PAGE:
Up until recently America’s ongoing tariff disputes with Mexico, Canada, China, Europe and Japan have been appropriately coined “President Trump’s Trade Wars.”
Despite his public claim that his policies would lead to “trade deals that are going to get you so much business, you’re not even going to believe it,” Trump’s disruptive tactics have only perpetuated a devastating downturn in the nation’s agriculture sector.
Just this week, for instance, the Commerce Department reported that personal income for American farmers fell by the most in three years during the first quarter. Unresolved trade negotiations, natural disasters and low commodity prices combined are driving the financial strain.
Pelosi is no fool. She is gambling that each passing day without ratification of the USMCA trade pact negotiated by the U.S., Mexico and Canada, Democrats will drive a deeper wedge between the president and the rural Midwest voters who were a key part of his 2016 election coalition.
“It’s hard for me to see how it’s a priority for Nancy Pelosi to give Donald Trump what would be his biggest economic policy victory, certainly since tax reform,” Sen. Patrick J. Toomey, a Pennsylvania Republican, bluntly told the New York Times.
From an electoral perspective, Pelosi’s cold political calculus makes sense … up to a point. For instance, the Democrats initially refused to vote on the USMCA because they insisted on wage protections for Mexican labor. Subsequently, this week, Mexico’s legislature approved historic labor reforms, allowing workers to create their own unions and negotiate contracts.
However, Pelosi & Co. immediately dismissed those landmark reforms as insufficient. In doing so, they signaled there is no set of accommodations that will lead them to green light any new, improved Trump-negotiated trade deals — certainly not before the 2020 elections.
There’s a thin line between perceived as “principled” or being deemed “opportunistic” — and the Democrat Leadership just crossed it. Ask the 691 Wisconsin dairy farmers who no longer could maintain cashflow and had to walk away from their family farms in 2018 if they appreciate Pelosi’s moving the goal posts once again, and then prepare for your ears to start ringing.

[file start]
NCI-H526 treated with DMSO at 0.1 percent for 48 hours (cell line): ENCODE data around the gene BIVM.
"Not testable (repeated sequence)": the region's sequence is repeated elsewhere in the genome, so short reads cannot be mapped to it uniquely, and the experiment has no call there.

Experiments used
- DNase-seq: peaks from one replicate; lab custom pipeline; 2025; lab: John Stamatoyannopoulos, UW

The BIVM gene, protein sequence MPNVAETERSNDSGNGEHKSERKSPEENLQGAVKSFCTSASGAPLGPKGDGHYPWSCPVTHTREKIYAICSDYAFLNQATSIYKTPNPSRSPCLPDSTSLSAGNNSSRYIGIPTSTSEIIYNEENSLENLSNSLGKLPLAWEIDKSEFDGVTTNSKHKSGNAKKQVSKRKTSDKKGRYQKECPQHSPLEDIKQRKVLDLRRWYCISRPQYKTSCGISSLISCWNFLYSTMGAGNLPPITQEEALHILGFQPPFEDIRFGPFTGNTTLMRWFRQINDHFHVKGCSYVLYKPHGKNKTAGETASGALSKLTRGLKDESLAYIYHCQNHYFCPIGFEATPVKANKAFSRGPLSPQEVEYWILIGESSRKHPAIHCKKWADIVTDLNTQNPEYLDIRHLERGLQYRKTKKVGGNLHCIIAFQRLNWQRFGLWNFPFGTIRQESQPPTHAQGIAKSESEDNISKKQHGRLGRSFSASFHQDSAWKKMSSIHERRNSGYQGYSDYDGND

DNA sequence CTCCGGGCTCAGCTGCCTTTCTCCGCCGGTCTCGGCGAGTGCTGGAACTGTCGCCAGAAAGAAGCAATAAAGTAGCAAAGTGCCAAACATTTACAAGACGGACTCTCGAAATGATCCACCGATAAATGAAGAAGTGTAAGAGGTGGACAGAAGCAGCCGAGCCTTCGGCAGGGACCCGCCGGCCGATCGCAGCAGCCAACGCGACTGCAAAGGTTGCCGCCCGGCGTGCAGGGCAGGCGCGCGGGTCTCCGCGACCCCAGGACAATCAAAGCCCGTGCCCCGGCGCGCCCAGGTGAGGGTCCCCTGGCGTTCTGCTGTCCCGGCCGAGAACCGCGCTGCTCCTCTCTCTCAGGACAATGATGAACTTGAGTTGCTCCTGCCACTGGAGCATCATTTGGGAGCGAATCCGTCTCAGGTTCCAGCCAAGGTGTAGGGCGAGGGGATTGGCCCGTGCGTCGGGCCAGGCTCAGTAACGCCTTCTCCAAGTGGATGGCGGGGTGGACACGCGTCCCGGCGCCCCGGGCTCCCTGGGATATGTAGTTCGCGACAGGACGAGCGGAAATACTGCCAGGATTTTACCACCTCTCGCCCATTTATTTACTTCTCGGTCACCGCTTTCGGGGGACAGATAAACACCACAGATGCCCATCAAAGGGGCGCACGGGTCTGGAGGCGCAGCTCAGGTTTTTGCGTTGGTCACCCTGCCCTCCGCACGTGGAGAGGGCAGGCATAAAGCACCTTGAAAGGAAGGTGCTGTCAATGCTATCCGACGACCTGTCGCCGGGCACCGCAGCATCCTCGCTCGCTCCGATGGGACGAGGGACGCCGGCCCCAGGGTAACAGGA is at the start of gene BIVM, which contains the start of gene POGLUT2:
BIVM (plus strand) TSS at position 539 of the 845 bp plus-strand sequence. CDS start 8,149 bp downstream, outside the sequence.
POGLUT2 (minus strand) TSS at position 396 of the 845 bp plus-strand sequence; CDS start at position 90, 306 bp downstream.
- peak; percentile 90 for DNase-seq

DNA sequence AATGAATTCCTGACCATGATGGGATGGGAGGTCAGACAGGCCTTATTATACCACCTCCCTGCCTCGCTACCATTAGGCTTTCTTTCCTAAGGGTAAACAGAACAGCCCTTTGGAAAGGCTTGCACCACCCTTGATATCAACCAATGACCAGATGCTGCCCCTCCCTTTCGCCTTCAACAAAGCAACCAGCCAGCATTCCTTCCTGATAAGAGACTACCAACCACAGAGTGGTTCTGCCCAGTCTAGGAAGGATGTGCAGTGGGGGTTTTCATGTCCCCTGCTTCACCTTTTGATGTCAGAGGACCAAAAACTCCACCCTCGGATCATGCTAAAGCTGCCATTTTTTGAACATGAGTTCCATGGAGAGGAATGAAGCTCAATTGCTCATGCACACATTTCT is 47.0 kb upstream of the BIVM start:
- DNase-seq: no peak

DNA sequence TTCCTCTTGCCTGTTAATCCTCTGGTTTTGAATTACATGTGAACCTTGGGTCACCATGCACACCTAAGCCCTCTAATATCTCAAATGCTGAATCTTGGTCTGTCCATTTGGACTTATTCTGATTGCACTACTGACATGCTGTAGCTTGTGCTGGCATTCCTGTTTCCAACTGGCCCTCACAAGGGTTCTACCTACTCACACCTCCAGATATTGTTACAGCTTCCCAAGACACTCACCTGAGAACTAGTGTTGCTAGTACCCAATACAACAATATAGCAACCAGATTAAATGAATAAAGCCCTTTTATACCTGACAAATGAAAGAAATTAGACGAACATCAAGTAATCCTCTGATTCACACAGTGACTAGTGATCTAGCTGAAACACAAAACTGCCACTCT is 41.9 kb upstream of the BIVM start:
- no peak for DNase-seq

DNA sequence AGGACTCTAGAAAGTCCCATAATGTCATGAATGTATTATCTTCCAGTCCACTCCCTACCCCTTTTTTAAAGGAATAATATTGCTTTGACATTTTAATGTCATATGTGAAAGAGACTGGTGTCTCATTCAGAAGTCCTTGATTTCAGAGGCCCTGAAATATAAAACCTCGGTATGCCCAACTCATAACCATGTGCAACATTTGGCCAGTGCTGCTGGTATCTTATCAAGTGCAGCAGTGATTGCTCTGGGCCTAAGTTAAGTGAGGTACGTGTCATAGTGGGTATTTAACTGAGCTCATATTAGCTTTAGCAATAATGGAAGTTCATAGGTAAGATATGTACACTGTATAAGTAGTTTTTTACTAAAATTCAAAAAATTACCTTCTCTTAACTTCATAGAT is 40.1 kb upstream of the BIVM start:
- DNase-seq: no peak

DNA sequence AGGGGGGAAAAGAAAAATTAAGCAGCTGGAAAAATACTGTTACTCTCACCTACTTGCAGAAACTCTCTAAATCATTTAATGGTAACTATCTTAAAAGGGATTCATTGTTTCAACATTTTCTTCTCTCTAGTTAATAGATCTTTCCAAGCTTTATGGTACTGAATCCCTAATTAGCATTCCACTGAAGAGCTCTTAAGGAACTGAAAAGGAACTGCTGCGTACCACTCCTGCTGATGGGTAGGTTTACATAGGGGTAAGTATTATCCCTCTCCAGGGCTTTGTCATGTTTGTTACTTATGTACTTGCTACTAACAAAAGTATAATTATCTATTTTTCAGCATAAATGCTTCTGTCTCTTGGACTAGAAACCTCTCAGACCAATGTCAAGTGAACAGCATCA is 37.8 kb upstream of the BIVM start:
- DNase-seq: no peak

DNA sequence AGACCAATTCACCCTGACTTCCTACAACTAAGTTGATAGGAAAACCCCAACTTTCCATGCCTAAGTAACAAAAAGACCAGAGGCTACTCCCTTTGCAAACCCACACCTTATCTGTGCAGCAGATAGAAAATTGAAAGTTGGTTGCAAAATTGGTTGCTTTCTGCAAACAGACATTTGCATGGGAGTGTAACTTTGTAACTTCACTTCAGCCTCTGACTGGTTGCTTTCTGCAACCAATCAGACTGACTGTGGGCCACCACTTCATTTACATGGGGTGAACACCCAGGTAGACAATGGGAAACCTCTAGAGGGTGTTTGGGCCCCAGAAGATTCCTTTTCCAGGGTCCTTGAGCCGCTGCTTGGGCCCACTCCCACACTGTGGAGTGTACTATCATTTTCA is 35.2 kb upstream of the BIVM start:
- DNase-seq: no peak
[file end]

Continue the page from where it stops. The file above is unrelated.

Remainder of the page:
To be certain, there’s plenty of blame to go around. The President continues to do himself no favors with his refusal to lift steel and aluminum tariffs on Canada and Mexico (which, in turn, has damaged and in some cases destroyed long-term market share). This headstrong stance is eroding Trump’s support, even within the Republican-led Senate. “There is no appetite in Congress to debate USMCA with these tariffs in place,” Senate Finance Chairman Chuck Grassley wrote in a Wall Street Journal.
Until recently, President Trump — exclusively — owned this crisis. But every day that passes in which Speaker Pelosi refuses to schedule a USMCA ratification vote on the House floor, she and the Democrats who hold the majority of votes in the House assume a greater share of the responsibility that will ensue from deadlock.
“The ongoing farm crisis transcends partisanship. It's time for America’s farmers to contact their Congressional representatives — regardless of political affiliation — and let them know that enough is enough. It’s time to move forward.”—American Dairy Coalition Board President, Walt Moore.
Pelosi is gambling that, in a choice between an obstinate president and an obstructionist speaker, America’s farmers will ultimately choose the Democrats.
That’s a risky proposition, at best.
About The American Dairy Coalition:
The American Dairy Coalition (ADC) is a farmer-led national lobbying organization of modern dairy farmers. We focus on federal dairy policy.